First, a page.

To determine the motivation behind such attacks (and other similar phenomena such as the thousands of young men who had joined ISIS by the beginning of 2017), we should listen to the terrorists themselves. A March 2015 survey of 49 ISIS militants by Lebanon-based Quantum Communications revealed that 15 of the interviewed fighters listed “jihad” as their reason for joining, while another 11 listed the “radical environment” as their prime motivator. In other words, roughly half of the interviewed fighters seem to have been primarily motivated to join the Islamic State by some form of religious belief or attachment. On the other hand, the remaining 23 fighters listed motivations such as “defending Sunnis”, “war in Syria” and them having been prisoners of the West.

This same mixed picture of various motivations emerges upon examination of the testimonies of other extremists. Mohammad Sidique Khan, one of the four London bombers, had the following to say in defence of his actions in a filmed statement aired on al-Jazeera:

“I and thousands like me are forsaking everything for what we believe. Our driving motivation doesn’t come from tangible commodities that this world has to offer. Our religion is Islam – obedience to the one true God, Allah, and following the footsteps of the final prophet and messenger Muhammad… This is how our ethical stances are dictated […] With this I leave you to make up your own minds and I ask you to make dua [pray] to Allah almighty to accept the work from me and my brothers and enter us into gardens of paradise”.

French protesters march in solidarity with the victims of the January 7, 2015 terrorist attack on the Parisian offices of the satirical magazine Charlie Hebdo.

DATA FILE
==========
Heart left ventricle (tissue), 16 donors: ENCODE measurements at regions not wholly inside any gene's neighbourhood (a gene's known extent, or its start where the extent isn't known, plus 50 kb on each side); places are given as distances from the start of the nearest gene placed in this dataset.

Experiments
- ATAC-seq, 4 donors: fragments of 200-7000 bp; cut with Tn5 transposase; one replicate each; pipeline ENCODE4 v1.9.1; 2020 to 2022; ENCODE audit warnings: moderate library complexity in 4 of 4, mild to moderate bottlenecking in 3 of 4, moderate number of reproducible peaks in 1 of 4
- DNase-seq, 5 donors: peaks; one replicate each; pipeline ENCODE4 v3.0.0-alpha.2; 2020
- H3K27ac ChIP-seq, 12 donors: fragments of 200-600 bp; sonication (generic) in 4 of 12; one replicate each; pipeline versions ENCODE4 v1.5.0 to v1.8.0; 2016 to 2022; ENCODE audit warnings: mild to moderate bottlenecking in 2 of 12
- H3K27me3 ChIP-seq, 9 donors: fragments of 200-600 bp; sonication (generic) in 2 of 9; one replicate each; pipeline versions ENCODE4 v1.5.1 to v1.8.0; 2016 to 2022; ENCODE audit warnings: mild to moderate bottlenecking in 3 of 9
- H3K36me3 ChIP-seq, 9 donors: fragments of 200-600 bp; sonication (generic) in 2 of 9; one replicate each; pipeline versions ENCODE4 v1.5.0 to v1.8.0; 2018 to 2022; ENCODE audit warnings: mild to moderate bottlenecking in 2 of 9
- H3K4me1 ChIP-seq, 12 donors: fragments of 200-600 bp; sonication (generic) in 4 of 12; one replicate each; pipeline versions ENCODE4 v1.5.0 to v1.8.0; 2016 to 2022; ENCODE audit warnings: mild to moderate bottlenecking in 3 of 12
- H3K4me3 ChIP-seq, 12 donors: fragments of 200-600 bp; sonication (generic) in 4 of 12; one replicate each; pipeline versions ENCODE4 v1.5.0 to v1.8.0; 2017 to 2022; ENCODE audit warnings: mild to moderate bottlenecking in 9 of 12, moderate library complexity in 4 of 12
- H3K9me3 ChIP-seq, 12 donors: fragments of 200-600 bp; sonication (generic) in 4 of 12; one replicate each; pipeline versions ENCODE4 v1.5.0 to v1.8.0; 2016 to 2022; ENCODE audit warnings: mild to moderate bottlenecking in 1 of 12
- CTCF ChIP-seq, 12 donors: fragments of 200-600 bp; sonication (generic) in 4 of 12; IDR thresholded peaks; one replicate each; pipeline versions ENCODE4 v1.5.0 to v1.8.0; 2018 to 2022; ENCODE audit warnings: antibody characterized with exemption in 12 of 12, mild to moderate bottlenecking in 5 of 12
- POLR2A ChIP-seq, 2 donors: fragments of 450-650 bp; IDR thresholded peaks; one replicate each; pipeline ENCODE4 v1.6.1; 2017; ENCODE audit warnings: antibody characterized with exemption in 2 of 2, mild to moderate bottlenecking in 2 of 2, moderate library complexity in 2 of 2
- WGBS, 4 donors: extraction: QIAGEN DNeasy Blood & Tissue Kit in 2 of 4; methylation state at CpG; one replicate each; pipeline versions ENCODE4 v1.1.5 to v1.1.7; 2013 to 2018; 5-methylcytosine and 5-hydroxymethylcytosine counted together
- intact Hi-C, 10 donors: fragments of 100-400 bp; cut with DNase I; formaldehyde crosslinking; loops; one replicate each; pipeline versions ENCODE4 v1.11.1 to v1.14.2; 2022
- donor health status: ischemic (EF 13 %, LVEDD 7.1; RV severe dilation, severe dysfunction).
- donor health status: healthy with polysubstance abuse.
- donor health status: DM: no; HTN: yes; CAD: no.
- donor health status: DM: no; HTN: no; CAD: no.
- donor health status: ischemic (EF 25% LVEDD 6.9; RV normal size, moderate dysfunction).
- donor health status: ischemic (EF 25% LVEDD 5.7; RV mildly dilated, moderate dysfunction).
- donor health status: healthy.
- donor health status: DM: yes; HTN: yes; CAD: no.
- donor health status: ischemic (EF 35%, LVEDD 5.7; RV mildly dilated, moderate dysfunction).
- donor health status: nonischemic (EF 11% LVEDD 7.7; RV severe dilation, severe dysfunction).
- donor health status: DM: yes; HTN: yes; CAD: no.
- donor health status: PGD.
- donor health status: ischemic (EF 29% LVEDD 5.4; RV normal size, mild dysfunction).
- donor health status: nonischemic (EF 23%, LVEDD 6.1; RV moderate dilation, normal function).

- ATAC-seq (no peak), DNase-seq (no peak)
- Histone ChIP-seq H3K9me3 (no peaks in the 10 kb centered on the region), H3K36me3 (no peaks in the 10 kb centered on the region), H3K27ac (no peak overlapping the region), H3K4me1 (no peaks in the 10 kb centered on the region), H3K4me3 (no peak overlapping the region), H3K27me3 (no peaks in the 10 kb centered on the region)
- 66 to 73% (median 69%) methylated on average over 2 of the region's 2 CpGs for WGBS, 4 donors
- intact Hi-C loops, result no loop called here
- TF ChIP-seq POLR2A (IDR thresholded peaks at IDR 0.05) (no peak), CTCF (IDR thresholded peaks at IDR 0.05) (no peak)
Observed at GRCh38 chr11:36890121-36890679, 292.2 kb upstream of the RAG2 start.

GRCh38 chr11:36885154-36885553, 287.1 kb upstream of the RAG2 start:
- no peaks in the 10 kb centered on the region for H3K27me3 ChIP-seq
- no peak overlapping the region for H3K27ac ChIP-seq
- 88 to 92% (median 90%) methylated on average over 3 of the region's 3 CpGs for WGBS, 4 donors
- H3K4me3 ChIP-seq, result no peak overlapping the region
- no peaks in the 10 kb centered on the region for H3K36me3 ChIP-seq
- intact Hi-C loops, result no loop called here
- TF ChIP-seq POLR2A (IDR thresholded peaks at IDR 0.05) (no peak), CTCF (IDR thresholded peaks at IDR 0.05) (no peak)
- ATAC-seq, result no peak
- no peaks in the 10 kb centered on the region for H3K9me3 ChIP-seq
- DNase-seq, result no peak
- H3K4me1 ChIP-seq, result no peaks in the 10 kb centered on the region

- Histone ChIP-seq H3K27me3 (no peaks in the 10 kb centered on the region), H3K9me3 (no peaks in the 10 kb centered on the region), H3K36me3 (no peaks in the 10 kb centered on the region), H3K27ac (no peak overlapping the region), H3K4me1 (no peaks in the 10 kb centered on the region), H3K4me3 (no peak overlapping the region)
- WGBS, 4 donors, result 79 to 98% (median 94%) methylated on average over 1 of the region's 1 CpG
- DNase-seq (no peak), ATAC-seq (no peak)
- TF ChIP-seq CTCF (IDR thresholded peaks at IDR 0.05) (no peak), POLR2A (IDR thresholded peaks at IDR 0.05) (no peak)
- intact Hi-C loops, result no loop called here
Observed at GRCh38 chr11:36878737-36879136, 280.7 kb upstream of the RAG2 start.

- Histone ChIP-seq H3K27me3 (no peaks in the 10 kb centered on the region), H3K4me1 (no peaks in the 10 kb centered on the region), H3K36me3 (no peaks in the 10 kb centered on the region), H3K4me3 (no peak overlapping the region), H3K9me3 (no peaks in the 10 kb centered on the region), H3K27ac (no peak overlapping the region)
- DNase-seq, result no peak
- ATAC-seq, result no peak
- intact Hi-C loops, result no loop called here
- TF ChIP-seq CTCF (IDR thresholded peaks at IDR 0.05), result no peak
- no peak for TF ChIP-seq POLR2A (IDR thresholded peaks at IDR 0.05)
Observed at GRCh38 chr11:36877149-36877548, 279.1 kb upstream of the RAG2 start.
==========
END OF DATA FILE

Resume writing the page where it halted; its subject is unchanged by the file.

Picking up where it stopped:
It would take a special feat of delusional mental gymnastics to deny the self-professed religious motivation in such a statement. On the other hand, in the same statement, Khan made explicit reference to geopolitical grievances that motivated him and his fellow bombers: “Your democratically elected governments continuously perpetuate atrocities against my people all over the world. Until we feel security, you will be our targets. And until you stop the bombing, gassing, imprisonment and torture of my people we will not stop this fight.”

It would seem that both religious and geopolitical factors played a role in motivating the 7/7 atrocities, though one could be forgiven for wondering if such behaviour would have occurred were it not for the bombers’ deep religious belief in Holy War and paradise.

The most explicit (and certainly the most disturbing) glimpse into the mind of an Islamic extremist is the four-page document written by Mohamed Atta, one of the chief architects of the 9/11 attacks and the hijacker who flew American Airlines Flight 11 into the North Tower of the World Trade Centre. The document reads as a list of instructions to Atta himself on what to do and how to think in the hours preceding the attack and during the operation. “Read al-Tawba and Anfal [traditional war chapters from the Qur’an] and reflect on their meanings and remember all of the things God has promised for the martyrs”, Atta writes. “You should feel complete tranquillity, because the time between you and your marriage [in heaven] is very short. Afterwards begins the happy life, where God is satisfied with you, and eternal bliss ‘in the company of the prophets, the companions, the martyrs and the good people, who are all good company’”, he continues. “Be happy, optimistic, calm because you are heading for a deed that God loves and will accept. It will be the day, God willing, you spend with the women of paradise.”